Hoyle chose to remain silent at his trial for child sexual assault. During closing arguments, the DA repeatedly argued that the testimony from “Hannah” (the alleged victim) was “uncontroverted” and the jury “heard no evidence disputing her account of the sexual assault.” In a published decision, the court of appeals holds that the DA’s arguments violated Hoyle’s 5th Amendment rights.
The State may not comment–directly or indirectly–on a defendant’s exercise of his 5th Amendment right not to testify. Griffin v. California, 380 U.S. 609, 615 (1965); Bies v. State, 53 Wis. 2d 322, 325-26, 193 N.W.2d 46 (1972). To determine whether a DA has crossed the constitutional line, a court applies this test:
First, “the comment must constitute a reference to the defendant’s failure to testify.” State v. Jaimes, 2006 WI App 93, ¶21, 292 Wis. 2d 656, 715 N.W.2d 669. Second, “the comment must propose that the failure to testify demonstrates guilt.” Id. Third, “the comment must not be a fair response to a defense argument.” Id. Opinion, ¶14.
The court of appeals held that the DA’s comments satisfied the first factor. The DA’s repeated argument that the charged sexual assault was “uncontroverted” ignored the fact that Hoyle was innocent until proven guilty and suggested that his silence was evidence of his guilt. Given the nature of the allegations, the only person who could have controverted the alleged victim was Hoyle–the non-testifying defendant. Opinion, ¶19.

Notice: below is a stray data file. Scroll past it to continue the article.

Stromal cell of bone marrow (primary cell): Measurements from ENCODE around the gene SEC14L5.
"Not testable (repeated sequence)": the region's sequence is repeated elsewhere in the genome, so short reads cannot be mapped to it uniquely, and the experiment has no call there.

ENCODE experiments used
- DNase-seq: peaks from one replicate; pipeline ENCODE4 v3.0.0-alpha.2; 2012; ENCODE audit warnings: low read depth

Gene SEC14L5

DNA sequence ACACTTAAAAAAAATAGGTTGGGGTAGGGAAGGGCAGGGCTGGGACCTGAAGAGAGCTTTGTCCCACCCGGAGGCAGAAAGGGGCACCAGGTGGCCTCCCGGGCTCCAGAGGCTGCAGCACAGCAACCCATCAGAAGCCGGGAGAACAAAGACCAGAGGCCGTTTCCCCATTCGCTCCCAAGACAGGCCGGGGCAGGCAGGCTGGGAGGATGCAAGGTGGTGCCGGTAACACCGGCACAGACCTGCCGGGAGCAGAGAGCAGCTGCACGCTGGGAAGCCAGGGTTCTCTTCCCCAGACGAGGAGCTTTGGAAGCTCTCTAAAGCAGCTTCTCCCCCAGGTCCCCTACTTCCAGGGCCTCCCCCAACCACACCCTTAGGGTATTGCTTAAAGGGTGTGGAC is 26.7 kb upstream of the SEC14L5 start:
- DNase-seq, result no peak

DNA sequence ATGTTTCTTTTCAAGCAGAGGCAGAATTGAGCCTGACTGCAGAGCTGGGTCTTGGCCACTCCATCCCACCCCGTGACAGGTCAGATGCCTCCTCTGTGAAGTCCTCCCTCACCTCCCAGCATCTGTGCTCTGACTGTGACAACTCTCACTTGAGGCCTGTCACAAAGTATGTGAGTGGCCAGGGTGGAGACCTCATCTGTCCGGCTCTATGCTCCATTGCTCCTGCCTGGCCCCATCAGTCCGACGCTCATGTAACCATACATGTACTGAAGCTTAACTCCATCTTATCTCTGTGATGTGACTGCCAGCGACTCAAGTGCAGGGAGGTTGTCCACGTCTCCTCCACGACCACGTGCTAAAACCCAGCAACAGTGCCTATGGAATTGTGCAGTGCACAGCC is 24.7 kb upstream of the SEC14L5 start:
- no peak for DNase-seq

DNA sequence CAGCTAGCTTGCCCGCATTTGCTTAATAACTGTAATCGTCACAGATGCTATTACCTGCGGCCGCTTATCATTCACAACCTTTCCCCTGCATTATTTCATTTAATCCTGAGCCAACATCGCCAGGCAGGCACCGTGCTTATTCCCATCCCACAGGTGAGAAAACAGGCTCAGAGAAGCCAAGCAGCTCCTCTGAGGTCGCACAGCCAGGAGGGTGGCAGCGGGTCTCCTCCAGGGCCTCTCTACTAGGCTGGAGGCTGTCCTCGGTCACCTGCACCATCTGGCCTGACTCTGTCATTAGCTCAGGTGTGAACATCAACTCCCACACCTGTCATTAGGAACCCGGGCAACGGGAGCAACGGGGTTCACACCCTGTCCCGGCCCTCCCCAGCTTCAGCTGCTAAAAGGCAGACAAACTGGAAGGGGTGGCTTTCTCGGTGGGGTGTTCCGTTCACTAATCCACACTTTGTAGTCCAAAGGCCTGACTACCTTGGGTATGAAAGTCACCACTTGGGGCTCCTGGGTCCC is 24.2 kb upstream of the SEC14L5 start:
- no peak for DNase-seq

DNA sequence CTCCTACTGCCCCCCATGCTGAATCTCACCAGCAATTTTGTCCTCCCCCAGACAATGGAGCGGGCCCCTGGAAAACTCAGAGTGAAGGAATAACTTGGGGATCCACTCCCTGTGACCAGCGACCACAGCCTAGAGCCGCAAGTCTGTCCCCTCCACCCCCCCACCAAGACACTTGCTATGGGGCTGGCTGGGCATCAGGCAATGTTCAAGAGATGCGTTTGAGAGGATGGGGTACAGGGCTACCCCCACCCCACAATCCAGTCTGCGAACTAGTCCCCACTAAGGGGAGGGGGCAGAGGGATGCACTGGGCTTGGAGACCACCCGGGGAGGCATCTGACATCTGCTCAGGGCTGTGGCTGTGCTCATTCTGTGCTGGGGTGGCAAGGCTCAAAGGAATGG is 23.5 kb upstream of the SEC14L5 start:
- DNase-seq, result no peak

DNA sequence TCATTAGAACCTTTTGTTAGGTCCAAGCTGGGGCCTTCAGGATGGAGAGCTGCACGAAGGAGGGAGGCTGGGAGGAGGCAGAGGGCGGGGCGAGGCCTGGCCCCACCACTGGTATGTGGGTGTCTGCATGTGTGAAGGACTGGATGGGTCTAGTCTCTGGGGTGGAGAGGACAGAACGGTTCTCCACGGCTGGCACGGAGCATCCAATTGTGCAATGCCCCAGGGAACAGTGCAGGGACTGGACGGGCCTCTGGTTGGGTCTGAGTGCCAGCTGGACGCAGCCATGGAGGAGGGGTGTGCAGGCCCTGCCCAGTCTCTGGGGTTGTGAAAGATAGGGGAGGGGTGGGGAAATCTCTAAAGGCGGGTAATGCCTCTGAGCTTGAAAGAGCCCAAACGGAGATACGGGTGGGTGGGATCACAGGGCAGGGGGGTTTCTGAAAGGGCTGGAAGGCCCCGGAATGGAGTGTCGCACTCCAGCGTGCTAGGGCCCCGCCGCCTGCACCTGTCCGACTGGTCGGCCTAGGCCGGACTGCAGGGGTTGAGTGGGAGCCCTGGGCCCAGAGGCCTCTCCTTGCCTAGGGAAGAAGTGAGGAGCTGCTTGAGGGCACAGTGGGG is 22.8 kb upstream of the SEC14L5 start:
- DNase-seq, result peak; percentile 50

For similar reasons, the court of appeals found the second factor satisfied as well. “[T]he prosecutor specifically argued that the lack of evidence disputing Hannah’s testimony—which again, could have only come from Hoyle—demonstrated Hoyle’s guilt. ” Opinion, ¶20.
The State did not argue the third factor, so the court of appeals did not address it.
The State defended its use of the term “uncontroverted” based on Bies. In that case, the defendant was tried for murder and robbery and chose to remain silent. He did not contest that those crimes occurred. His defense was that his intoxication negated his intent to commit the crimes. During closing arguments, the DA observed that certain evidence was “uncontroverted.” Given that context, the DA’s comment was okay. Hoyle, in contrast, disputed the charged acts and expressly argued that the State failed to meet its burden of proving that the sexual assault occurred. Opinion, ¶18.